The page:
If you love clever, you must love Charlie Brooker. He is clearly one of the most clever men in the whole wide world—I think this has been scientifically proven, somewhere. You might know him from a viral clip called “How to Report the News” (below). In two short minutes, Brooker managed to expose television news for the formulaic falsity it is, and it struck a chord with cynics everywhere.
Those who leave it at that, though, have missed him at his best. His first rip into the medium was through his website TVGoHome, which was designed to look like a television guide, the highlight of which was the show Cunt.
A book then came which was followed by a sketch show. They were good. Yes, they were. Good for us cynics, and good for Brooker, who began writing a column called “Screen Burn” for The Guardian. Now he had a mainstream audience, but he was (mostly) allowed to stay a harsh critic. He also contributed to the Brass Eye episode on paedophilia, which for many is considered a turning point in television history, and with Chris Morris, he turned Nathan Barley (from the aforementioned Cunt) into a real television show. In 2006, he debuted Screenwipe, a tele-visual version of his Guardian column.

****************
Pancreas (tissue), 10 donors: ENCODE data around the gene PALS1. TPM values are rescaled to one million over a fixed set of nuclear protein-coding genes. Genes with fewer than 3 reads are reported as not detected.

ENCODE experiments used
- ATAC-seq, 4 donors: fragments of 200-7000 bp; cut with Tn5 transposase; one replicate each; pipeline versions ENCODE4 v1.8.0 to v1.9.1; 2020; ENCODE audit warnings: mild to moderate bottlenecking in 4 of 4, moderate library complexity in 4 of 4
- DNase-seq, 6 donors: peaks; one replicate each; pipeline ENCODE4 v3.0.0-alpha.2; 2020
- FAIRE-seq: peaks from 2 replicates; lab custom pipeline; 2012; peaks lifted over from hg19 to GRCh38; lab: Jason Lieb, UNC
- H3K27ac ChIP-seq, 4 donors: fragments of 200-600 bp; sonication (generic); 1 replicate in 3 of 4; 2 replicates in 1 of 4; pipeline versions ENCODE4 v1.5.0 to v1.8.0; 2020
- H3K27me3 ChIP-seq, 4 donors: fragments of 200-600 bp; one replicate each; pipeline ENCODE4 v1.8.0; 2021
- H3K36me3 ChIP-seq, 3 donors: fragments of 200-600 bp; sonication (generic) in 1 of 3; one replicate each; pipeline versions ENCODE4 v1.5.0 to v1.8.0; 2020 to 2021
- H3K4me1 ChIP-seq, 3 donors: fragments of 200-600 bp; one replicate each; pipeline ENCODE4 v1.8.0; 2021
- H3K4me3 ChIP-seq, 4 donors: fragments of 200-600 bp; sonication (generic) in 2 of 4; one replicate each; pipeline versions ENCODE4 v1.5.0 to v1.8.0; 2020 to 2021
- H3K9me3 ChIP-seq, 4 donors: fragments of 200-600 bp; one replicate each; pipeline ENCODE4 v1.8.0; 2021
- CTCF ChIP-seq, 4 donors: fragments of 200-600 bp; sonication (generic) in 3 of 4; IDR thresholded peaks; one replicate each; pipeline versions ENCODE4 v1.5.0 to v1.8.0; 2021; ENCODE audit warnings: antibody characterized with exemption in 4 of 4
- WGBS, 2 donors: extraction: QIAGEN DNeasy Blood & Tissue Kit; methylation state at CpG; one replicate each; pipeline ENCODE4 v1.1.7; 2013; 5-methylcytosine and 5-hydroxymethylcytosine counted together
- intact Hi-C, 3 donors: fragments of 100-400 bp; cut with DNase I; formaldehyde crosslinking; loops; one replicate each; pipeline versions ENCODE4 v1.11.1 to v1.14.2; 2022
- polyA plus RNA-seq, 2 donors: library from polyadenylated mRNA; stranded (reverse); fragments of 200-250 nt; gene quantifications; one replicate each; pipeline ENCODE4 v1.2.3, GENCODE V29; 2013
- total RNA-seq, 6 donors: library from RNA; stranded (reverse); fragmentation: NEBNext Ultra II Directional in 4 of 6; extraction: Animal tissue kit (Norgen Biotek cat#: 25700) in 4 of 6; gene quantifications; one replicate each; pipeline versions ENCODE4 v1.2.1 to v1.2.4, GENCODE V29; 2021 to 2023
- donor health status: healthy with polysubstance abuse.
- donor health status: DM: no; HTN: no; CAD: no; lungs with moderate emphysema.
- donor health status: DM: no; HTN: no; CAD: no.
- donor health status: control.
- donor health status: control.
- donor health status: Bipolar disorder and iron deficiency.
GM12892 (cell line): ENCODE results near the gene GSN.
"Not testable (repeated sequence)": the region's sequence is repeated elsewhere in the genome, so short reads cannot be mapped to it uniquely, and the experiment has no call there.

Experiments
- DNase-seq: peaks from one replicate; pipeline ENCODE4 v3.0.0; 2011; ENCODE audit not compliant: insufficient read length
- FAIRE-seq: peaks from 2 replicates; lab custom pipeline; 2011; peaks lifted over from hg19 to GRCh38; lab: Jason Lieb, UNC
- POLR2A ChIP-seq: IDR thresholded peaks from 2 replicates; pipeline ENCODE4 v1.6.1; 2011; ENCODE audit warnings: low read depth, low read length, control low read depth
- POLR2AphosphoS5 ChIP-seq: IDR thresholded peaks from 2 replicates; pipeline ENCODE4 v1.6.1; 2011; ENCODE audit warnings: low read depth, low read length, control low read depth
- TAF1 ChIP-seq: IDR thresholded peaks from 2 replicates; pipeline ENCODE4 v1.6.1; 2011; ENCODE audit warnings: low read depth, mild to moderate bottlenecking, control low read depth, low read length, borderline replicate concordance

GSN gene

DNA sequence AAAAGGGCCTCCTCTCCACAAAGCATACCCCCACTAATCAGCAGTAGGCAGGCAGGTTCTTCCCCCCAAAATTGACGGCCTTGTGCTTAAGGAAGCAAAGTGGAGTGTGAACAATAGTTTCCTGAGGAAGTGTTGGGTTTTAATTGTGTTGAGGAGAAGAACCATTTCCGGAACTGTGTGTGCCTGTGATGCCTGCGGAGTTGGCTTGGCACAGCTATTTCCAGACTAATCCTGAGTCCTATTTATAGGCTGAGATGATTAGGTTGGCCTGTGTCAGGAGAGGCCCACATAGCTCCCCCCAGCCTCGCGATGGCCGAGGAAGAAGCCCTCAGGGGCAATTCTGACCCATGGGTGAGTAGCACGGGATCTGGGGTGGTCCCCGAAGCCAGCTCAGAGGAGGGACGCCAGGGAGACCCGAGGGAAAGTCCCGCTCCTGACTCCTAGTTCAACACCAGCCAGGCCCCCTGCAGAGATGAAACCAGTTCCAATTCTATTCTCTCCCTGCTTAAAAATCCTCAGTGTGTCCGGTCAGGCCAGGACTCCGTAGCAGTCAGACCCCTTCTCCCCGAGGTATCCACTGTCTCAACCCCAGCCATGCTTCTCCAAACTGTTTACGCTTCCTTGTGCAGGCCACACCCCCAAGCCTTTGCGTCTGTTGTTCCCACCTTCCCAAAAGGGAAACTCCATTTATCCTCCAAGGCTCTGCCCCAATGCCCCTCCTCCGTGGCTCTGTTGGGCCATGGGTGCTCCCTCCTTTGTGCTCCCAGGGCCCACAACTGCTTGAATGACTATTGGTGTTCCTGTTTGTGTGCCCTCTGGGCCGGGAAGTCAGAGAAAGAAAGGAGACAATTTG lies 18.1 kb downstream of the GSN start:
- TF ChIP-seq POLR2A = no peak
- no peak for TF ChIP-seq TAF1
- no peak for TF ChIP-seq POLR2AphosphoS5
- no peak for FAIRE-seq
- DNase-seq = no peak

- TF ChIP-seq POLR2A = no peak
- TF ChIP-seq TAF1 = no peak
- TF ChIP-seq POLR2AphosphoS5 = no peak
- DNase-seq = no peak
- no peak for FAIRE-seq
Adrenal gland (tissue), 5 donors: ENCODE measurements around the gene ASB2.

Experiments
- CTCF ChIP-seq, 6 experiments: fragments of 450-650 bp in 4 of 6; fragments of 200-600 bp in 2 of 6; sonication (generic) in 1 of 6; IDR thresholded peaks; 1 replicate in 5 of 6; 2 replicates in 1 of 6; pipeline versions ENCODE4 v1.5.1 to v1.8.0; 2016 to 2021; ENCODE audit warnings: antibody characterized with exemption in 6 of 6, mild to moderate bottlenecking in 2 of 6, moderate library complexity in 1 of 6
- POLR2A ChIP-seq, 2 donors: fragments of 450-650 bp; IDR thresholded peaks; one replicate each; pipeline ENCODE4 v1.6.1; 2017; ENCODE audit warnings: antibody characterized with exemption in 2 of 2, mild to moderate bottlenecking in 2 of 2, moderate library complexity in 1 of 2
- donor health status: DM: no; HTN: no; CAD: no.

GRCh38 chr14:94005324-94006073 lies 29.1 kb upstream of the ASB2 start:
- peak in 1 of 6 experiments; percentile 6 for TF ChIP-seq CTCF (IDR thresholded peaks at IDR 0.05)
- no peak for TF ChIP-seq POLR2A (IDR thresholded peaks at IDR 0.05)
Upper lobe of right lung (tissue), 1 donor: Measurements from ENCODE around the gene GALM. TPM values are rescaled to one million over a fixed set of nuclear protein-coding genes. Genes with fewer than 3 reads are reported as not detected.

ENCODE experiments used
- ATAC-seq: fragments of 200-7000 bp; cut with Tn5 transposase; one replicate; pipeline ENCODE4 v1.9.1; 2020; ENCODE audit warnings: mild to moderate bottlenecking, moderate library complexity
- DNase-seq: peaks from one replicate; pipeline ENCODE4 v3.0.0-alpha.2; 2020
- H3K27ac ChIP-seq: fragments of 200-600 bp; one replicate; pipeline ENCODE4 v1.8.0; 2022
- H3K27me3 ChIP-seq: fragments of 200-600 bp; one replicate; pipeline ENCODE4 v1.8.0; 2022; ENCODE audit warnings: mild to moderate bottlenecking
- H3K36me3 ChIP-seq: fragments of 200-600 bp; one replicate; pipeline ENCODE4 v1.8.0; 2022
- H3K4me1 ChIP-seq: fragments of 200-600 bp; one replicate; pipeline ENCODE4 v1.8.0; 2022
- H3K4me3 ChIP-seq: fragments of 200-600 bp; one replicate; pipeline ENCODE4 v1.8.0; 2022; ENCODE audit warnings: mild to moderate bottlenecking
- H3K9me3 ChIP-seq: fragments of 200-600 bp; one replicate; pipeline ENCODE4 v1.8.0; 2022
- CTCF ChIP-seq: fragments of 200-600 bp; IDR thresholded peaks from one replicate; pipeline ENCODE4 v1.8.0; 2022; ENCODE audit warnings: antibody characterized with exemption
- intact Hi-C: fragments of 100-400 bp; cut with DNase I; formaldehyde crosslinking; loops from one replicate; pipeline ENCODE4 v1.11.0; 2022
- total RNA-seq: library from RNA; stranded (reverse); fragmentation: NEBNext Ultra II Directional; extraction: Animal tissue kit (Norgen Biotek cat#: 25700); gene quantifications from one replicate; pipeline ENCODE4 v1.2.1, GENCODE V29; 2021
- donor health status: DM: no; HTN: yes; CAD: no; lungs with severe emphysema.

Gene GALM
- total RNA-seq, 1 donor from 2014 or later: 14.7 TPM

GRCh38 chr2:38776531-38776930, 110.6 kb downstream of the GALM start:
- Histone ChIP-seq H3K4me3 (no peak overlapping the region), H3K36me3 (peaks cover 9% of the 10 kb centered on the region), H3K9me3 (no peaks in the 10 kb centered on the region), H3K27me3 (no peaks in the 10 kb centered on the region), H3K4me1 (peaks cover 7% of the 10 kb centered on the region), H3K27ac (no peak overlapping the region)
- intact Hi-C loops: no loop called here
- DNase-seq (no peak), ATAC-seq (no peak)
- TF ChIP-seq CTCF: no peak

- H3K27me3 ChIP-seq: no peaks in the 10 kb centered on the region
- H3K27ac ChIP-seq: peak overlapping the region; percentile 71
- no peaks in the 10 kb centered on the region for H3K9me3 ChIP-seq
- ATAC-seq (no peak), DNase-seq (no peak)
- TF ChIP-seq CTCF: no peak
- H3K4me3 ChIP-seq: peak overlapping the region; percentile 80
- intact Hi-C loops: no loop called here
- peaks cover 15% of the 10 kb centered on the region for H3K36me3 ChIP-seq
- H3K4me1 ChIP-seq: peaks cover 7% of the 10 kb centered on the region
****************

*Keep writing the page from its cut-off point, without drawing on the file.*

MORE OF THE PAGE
Screenwipe should be required viewing for everyone who has ever watched television. Brooker successfully deconstructs the medium (through use of clips which he then comments on from his sofa) in a way that manages to be vicious and hilarious. This is when I fell in love with the man. Screenwipe’s success led to a one-off Gameswipe (he was a video game reviewer in the ‘90s) and Newswipe. In each of these programs, his focus was primarily on the way the media manipulates us. He was not unwilling to cover the (one or two) things the media does well, but mostly he blew off the lid—taking on reality television, talent shows, panel shows, documentaries, children’s shows.
Everything the media told us, we now had to question, because Charlie showed us the truth. Around this time, I began practising my Mrs. Christine Brooker signature. I watched every episode, read every column, and sucked up every word that came out of his less-than-beautiful-yet-strangely-seductive face.